Conflict and Literature: Narratives of Struggle
10-12 March 2022
“Man of my time: You killed again, as always, as your fathers killed…”
Almost ten percent of the world’s population lives in a state of low intensity or full blown conflict either in
a civil war or in situations where rival gangs fight each other and the local population. The youth is
particularly ubiquitous in these conflict situations as we have seen recently in the case of the victorious
Taliban entering the Afghan capital or the MS 13 street gangs of San Francisco. This phenomenon spans
the entire XXth century and images of the Falangists during the Spanish Civil War, and Italian
Resistenza come readily to mind. Indeed vigilante groups like Baader Meinhof in Germany, Red Brigades
in Italy, terrorist organizations like ETA and drug cartels have traditionally relied on an infusion of
youthful energy to swell their ranks. On the other hand, conflict situations are also marked by youth
movements that defy authority in a bid to right injustice as is clear from the movements that fight
fundamentalism, violence and police excesses.
Unsurprisingly, conflicts and wars fuel literature and other art forms. The depiction of war has resulted in
new genres of literature and each of the movements detailed above from the war time memoirs to the
narco novels of Latin America, Spain and giallo of Italy have been trendsetters. Often these narratives are
an alternative to mainstream historical and political discourses as in the case of adolescent literary texts
depicting Southern Cone dictatorships or graphic novels which deconstruct metanarratives with zany
How does conflict manifest itself formally and aesthetically in a text? Does the inscription of conflict have
wider ramifications for literature in that it contributes to an amplification of the idea of text. In this
context we have only to remember the war chronicles of George Orwell or Ernest Hemingway or the
documentary photographs of Danish Siddiqui as pictures say what a thousand words cannot.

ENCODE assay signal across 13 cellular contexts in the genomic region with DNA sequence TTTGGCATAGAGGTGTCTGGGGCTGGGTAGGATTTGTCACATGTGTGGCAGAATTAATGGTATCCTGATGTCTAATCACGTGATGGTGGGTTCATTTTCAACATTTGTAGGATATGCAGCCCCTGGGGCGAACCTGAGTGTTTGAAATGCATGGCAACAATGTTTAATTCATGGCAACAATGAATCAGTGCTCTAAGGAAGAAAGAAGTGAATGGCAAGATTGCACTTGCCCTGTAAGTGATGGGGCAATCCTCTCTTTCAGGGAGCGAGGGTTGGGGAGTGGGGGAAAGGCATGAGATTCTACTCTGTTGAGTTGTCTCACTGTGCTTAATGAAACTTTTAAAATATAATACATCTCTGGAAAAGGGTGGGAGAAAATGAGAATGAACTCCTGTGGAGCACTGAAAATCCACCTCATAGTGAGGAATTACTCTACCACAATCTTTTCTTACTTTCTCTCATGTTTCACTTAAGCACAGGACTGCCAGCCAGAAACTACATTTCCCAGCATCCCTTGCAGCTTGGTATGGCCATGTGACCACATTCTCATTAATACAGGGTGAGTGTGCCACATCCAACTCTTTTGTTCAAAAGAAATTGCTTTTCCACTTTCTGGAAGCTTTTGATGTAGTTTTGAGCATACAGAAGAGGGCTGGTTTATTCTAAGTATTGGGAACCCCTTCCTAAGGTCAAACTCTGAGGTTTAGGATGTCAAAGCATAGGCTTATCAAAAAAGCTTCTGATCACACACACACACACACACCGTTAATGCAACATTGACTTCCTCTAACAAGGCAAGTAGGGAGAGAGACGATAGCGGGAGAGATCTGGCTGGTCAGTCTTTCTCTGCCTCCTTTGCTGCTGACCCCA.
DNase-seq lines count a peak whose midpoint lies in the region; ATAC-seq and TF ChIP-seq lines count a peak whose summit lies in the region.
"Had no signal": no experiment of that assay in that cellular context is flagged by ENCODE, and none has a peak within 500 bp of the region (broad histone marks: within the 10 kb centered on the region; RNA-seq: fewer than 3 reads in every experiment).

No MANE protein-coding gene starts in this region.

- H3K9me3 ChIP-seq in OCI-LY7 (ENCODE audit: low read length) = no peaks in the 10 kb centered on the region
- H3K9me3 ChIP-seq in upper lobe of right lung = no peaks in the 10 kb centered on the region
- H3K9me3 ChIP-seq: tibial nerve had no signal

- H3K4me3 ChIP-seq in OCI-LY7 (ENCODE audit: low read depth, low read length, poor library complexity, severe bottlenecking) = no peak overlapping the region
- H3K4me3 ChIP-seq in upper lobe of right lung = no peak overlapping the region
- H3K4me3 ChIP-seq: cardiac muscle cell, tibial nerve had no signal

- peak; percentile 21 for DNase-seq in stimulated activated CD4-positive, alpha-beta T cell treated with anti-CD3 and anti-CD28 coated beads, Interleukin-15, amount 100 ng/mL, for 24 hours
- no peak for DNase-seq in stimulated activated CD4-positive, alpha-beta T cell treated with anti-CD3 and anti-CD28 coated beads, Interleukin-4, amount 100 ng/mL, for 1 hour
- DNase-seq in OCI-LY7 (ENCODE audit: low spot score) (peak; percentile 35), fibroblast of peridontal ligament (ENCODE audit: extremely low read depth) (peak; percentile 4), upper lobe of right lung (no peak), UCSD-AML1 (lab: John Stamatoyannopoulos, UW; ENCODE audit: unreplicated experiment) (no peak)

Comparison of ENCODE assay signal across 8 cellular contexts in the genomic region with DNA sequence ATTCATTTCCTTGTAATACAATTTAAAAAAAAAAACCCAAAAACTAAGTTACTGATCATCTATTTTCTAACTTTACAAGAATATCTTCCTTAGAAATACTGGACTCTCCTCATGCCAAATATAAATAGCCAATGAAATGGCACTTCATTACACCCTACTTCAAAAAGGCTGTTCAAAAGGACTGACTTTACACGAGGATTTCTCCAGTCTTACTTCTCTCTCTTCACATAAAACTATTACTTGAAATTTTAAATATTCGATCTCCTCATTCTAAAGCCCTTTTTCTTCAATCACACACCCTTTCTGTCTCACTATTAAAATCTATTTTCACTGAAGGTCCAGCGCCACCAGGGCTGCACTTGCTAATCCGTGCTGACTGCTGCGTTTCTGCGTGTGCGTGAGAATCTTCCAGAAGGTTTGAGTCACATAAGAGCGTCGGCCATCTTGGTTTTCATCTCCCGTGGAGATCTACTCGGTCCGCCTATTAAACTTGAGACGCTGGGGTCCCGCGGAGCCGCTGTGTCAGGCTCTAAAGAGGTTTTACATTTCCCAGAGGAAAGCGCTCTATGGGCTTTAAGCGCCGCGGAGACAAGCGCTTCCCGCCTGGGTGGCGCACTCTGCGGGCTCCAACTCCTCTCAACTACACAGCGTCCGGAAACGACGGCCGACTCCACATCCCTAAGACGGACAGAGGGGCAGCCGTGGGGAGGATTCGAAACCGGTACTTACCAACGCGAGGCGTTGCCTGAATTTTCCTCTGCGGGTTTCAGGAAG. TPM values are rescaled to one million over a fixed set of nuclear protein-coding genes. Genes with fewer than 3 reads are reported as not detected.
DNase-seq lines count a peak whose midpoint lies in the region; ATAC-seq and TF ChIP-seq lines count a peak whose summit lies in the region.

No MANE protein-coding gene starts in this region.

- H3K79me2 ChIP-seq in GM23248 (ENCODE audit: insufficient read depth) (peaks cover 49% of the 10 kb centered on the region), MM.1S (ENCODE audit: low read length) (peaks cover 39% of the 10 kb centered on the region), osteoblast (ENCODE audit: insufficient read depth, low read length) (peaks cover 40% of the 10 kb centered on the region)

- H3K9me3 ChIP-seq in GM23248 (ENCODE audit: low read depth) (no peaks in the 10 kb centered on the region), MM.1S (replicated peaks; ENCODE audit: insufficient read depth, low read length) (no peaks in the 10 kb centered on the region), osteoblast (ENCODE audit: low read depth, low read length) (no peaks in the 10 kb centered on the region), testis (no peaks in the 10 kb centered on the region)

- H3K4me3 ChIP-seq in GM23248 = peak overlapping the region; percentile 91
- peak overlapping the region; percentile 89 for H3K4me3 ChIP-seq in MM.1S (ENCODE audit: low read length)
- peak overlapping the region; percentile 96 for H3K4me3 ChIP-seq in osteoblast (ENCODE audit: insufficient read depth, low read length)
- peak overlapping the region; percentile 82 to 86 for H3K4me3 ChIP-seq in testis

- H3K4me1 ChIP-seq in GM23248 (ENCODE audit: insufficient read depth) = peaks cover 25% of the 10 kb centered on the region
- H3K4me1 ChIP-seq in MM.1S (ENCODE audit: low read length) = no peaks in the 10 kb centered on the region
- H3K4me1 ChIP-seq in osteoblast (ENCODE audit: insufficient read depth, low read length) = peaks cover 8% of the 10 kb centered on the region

We invite papers with an interdisciplinary approach to texts on war and also those that have challenged
existing discourses in the fine arts, performing arts and film. Possible themes could include the texts of
revolutions, caste and class wars, conflicts of the individual with society, the Self and the Other and all
kinds of intragroup and inter group struggles.
Professor Minni Sawhney, Head of the Department, firstname.lastname@example.org and Professor Ramesh Kumar, Coordinator of the seminar email@example.com.
10 March, 2022
2:00 PM – 2:35 PM
ISLAMIC VIOLENCE AND WISDOM
BETWEEN PERDITION AND SALVATION
IN DANTE’S DIVINE COMEDY
Marino Alberto Balducci
Associate Professor of Christian Literature and Artistic Religious Patrimony
Department of Italian & Christian Studies
Faculty of Human Sciences / Theology – University of Stettin, Poland
Director of Carla Rossi Academy International Institute of Italian Studies in Tuscany, Italy
Dante, probably impressed by the descriptions of a contemporary, the Florentine Dominican Riccoldo da Montecroce, in the Divine Comedy refers to Baghdad and Samarra as emblems of Islamic scientific excellence, but also of the risk of a proud and destructive rationalism. On the one hand, the Islamic symbolism in Dante’s poem indicates admiration
for the intellectual greatness of Muslims, heirs and followers of the great master Aristotle. On the other hand, it expresses a severe judgment against Islam, perceived by the Tuscan poet as a heretic theology devoid of freedom and, therefore, of that true selfless love which in Christianity indicates the only pure form of Truth. In any case this heresy can be ultimately saved, in a spiritual sense, from the infinite divine mercy; but only through a mystical way, according to a perspective indicated by St. Thomas Aquinas and the Sufi Ibn Arabi. After all, every religion of love offers salvation, while the hatred of men is always blasphemy and damnation. In this sense, what Dante’s poem reveals in Paradise XIX (106-114) is fundamental: many Muslim Ethiopians full of loving feelings will be much closer to the
mystery of Christ than several hypocrites who are inside the Roman Church as legitimate members. And, certainly, the same can be said of several pure-hearted Middle Eastern Muslims of Avicenna’s land, the Persian country, and therefore of pure-hearted Muslims in general. This is the message of the Divine Comedy, described by Pope Paul VI as “Evangelium Pacis”: a book of tolerance and peace.
Marino Alberto Balducci is associate professor in the section of “Italian Studies and Christianity” at the Faculty of Human Sciences of the University of Stettin in Poland, where he teaches Christian Literature and Religious Artistic Patrimony. He graduated at the University of Florence in Italian Literature. Then, he specialized as a Dantist in America, getting his Ph.D. at the University of Connecticut. Since 1993, he has directed the research center Carla Rossi Academy in Tuscany. He has been a visiting professor in Switzerland, Australia, India and at the Harvard Summer School. He is the author of articles and books on various periods from the Middle Ages to the twentieth century. With a preface by Mario Luzi, he published poems inspired by his Indian experiences. His recent volumes are Dante and the Islamic Heresy and Dante’s Hermeneutics, with a preface by the president of the Italian Dante Society Marcello Ciccuto. Presenting a project on his free version in poetic-interpretative prose of the Divine Comedy, he won
the “2021 Dante Prize of Tuscany”.